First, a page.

Hi, I'm Blake. My first game was '89 Doors', a rage game where you escape mazes whilst being pursued by an insatiable creature of hunger, and now I'm working on a tower defence game called 'Forgive Me My Henchman', where you play as a typical head 'bad guy', deploying henchman and sabotaging a building in an effort to stop a one man army action hero.
Hi, my name is McDeezy – I am designing a game called FMMH – a tower defence game that satirizes action movie tropes.
I feel like I made more progress with level design in the past few days than I have in the last month. Not only have I finished designing the first five levels, I am also happy with them – even though the levels will still be reworked many times, I believe I am finally on the right track.
A word of warning to those about to play this game:
If there is one thing Spelunky teaches you, it is that hell hath no fury like a shopkeeper scorned.
Just one little bomb detonation or one small whip to the face is all it takes to set the shopkeeper off on a rampage so fierce that it makes the God of War look like Hello Kitty.
There is no escape from him, except death.
I don’t want to give too much away, but I will say that Spelunky is a gem of a platformer. It has made me laugh throughout my 388 deaths (so far) and keeps me coming back for more. If you haven’t played this game but want a game that will challenge you, surprise you, and amaze you, then Spelunky is your game. I give it eleven out of five stars.
Have a great week guys!
I am learning the hard way that tower defence Level Design is difficult!
Even if all these elements come together, that does not necessarily mean that a level will be fun and engaging. With so many things to consider, designing great gameplay can sometimes feel like an impossible task.
That is why I was so fascinated by a quote I read this week by the creator of Braid: Jonathan Blow
So why was gameplay design such a zen process for him, and why is it such a difficult process for me? I decided to do some research and to figure out how his design principles differ from mine.
After watching an interview with him, I noticed he said “You don’t necessarily need to always have difficulty ramping up”
To many people, there is no distinction between those terms, but not to Blow. He says that “the answer [should be] right there if you know the right way to look at the world”. What I've learned from this is that I should make level progression a result of to the mastery of skills, not due to the memorisation of sequences or by trial and error.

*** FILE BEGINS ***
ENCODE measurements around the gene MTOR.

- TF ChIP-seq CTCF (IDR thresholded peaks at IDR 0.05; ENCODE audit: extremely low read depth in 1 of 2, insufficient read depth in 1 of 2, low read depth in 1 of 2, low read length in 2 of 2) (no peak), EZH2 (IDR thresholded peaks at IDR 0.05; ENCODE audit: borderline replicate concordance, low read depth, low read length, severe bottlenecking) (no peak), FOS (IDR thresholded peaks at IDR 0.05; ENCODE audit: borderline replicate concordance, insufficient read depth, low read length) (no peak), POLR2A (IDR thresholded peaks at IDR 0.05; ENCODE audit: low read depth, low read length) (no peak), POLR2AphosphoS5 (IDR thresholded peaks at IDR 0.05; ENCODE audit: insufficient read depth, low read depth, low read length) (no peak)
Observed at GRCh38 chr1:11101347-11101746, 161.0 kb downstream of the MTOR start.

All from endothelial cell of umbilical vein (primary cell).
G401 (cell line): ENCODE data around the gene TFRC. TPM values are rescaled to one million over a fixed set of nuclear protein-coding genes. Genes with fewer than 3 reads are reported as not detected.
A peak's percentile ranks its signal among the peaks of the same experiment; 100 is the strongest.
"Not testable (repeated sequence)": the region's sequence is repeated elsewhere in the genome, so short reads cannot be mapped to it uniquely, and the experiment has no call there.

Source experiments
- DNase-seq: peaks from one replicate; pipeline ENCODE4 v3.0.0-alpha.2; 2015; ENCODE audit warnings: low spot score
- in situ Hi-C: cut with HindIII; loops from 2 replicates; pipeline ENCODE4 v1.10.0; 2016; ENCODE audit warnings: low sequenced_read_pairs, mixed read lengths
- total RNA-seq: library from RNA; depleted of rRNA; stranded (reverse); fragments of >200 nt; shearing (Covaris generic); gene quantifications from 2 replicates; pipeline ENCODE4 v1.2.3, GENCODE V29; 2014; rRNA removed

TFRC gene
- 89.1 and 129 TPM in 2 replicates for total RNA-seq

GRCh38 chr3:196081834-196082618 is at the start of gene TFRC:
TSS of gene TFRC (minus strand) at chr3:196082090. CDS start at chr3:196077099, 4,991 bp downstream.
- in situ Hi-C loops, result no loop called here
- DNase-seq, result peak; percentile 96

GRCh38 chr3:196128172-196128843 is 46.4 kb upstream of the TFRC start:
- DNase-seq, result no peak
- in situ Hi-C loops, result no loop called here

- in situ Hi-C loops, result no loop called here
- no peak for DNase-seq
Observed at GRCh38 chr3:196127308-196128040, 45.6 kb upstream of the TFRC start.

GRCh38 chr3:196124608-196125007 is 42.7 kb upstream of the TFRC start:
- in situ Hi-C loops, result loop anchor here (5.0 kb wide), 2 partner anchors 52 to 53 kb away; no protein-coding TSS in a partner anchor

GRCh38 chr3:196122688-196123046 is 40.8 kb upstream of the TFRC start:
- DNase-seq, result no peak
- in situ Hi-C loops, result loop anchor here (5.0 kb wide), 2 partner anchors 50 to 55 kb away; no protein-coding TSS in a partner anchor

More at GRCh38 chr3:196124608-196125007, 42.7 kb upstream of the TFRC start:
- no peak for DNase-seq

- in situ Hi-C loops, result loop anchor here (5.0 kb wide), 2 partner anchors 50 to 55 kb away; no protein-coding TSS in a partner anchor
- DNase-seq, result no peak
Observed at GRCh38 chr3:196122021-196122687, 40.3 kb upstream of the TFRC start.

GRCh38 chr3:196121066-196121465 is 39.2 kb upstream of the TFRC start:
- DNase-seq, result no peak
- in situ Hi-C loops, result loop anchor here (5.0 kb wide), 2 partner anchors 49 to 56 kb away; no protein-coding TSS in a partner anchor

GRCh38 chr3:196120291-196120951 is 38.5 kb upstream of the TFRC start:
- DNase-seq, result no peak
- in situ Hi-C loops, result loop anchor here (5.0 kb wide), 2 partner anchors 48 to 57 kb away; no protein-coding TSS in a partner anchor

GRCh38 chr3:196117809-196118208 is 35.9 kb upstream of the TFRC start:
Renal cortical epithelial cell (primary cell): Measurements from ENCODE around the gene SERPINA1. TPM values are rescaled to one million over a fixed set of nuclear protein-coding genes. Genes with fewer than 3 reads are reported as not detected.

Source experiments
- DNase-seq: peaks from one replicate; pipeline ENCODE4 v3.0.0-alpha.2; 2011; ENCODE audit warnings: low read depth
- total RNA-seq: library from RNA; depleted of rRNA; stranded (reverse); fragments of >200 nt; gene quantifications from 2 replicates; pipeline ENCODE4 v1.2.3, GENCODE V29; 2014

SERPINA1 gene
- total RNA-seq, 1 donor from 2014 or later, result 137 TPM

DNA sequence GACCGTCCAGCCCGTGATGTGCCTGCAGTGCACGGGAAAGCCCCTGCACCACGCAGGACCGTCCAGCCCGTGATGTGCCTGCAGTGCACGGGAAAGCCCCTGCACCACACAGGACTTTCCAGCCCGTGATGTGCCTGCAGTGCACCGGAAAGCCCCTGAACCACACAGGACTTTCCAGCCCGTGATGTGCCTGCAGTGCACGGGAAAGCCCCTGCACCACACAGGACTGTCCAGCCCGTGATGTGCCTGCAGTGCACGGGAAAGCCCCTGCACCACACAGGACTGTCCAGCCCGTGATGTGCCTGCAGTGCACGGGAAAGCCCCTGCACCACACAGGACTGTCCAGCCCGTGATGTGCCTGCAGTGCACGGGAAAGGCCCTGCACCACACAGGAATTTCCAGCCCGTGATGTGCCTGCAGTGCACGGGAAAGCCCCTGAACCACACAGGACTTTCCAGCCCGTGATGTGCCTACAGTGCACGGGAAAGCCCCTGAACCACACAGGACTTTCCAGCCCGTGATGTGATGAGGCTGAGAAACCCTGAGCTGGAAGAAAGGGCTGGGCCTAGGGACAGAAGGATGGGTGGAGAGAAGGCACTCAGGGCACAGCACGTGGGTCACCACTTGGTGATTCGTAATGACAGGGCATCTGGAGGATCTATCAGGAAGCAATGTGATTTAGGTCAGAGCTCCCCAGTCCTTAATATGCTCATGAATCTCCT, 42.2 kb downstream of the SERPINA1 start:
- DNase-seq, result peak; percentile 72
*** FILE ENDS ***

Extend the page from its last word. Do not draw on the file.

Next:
He therefore takes out anything from a level that doesn’t focus on that level’s specific idea. It made me think of my game, and how it often feels very messy and haphazard. Often, even I don’t know what exactly a level is supposed to test – how can I expect that level to deliver meaningful epiphanies?
That is why I am going to start my level design once again from the beginning, following some of the design philosophy of Jonathan Blow. I think my game will be better because of this.
Wish me luck guys!
PS - a great introduction to Jonathan Blow's design philosophy was given to me by a video by Game Maker's Toolkit. I highly recommend it.
PSS - there are many youtube interviews with Jonathan Blow. Here is one, but there are many others. All of them are golden.
Hi, I'm McDeezy. I am currently working on a game called FMMH - a tower defence game that satirises action movie tropes.
Months ago, I read a great article by Blackshell Media called ’10 Simple Mistakes Indie Developers Should Avoid’. I suggest reading it, and you can find the original article by clicking here. I recently decided to revisit this article in order to get an idea of what mistakes I am still making, and how I can respond to them. I have written about the relevant ones.
Why I haven't already started asking for help is because I want to be able to give people a clear idea of what this game is about beforehand. I also think people will be more likely to help/team up with me if I have shown that I am serious about taking this project through to completion, and the more work I can do on the project myself, the more clearly I can demonstrate this.
I still think this is a good idea, so I will continue with my current course of action.
Mistake 9: Keeping your project a secret – I have kept my project a secret so far. The reason is because I want to make sure that I can provide an example of what this game is about - and be able showcase some of its mechanics - before I start explaining it.
According to what most developers say - this is a mistake. From what I have been reading, most developers recommend showing off something as soon as possible, some even recommend advertising your project even before you have something to show! Maybe I am being stubborn, but I don't want to show off my project until I feel I can give people a good/clear demonstration of what it is about by sharing gameplay footage. Since I am still committed to doing this (even though it may be a foolish idea), all I can try to do is work towards having a gameplay trailer as fast as possible.
To finish, it was good to revisit this article - not only did it make me realise areas where I can improve, it also made me realise how far I've come. What a journey. Well, gotta keep on moving!
Have a great week everybody
Now and then, I want to draw attention to what I have been reading. This week, I read a short interview with one of the creators of Kingdom Rush: Alvaro Azofra
Amongst other things, he talks about the development process and provides some valuable marketing advice.
You can go to the interview link by clicking here.
Thanks to RayWenderlich for conducting such a great interview. Hopefully, one day they will want to interview me ;) K, I better get back to work!